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Middle school skies full

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The sky over the Clear Creek Middle School was full on Oct. 28 with two different forms of aircraft. As part of a multipart curriculum for the eighth grade class, students helped to launch a weather balloon off of the football field. The balloon combines uses GPS imagery to help predict and read weather patterns. The LIFT project is a NASA funded program that allows college  students to help teach and collaborate with K-12 students about STEM. Meanwhile the seventh grade drone class flew a drone over the field to record the launch and practice using the drone. 

Students who weren’t helping directly were asked to spread around the field

Before launching the weather balloon, students who weren’t helping directly were asked to spread around the field on Wednesday morning on the middle school football field. The kids were asked to stay 6 feet apart if they didn’t wear their masks or could stand together if they did wear them.

Dane Christoffersen, left, talks with the middle schoolers about the thickness of the balloon

Dane Christoffersen, left, talks with the middle schoolers about the thickness of the balloon material on Wednesday morning on the middle school football field. Dane is one of the multiple UW students who is helping with the project, taking the balloon around the state to launch with different school programs.

The weather balloon was released from the Clear Creek Middle School football

The weather balloon was released from the Clear Creek Middle School football field in Buffalo and landed north of Wright on Wednesday morning. The flight was expected to last around three hours during which time the balloon gathered GPS and weather information through a process called radio occultation.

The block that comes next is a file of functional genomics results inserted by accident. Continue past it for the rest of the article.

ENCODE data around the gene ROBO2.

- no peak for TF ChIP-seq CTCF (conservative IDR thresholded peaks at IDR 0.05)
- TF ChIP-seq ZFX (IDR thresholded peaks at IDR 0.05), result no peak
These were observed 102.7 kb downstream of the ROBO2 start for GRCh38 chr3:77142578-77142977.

Quincy Ochs holds up the drone while teacher Rick Sanchez sets up the headset

Seventh grader Quincy Ochs holds up the drone while teacher Rick Sanchez sets up the headset before they place it down on the ground to launch on Wednesday. The seventh grade class used the drone to record the eighth grade class’s weather balloon launch.

The drone hovers above the ground as teacher Rick Sanchez explains how to launch

The drone hovers above the ground as teacher Rick Sanchez explains the process of launching the drone to his seventh grade drone class on Wednesday morning on the football field. The class is offered to seventh graders in the fall semester and to eighth graders in the spring.

Cole Rasmussen, Zach Freise, Ryan Rasmussen and Jeron Sutten help carry the different hanging components

From left, eighth graders Cole Rasmussen, Zach Freise, Ryan Rasmussen and Jeron Sutten help carry the different hanging components of the balloon on Wednesday morning on the middle school football field. They helped carry all the pieces to the center of the field where it was launched.

Eighth grader Chance Culliton records the weather balloon launch

Eighth grader Chance Culliton records the weather balloon launch while watching with friend Kolby McDougal on Wednesday morning on the middle school football field. Many of the kids recorded the balloon launch with their phones while others jokingly saluted and others yet just watched.

The weather balloon slowly rises away balloon holder Phil Bergmaier

The weather balloon slowly rises away balloon holder Phil Bergmaier from the onlooking crowd as it is released piece by piece into the air during the launch on Wednesday morning on the middle school football field. The LIFT Project (Learning to Integrate Fundamentals through Teaching) is funded by the National Science Foundation. It supports a multidisciplinary team of UW college students that then collaborate with K-12 students and teachers to teach students about STEM through the balloon launches.

The weather balloon rises away from the launch site

The weather balloon rises away from the launch site after being released. As students walk back toward the school, they kept their heads looking straight up until the balloon was out of sight on Wednesday morning. The class has been learning about related topics like weather and GPS tracking in the weeks leading up to the launch and will meet again with the UW students in the next week or so to look at the collected data.

Photojournalist

Jessi Dodge joined the Bulletin as a photojournalist and a Report for America corp member in 2020. If you have ideas or comments, reach out at jessi@buffalobulletin.com.

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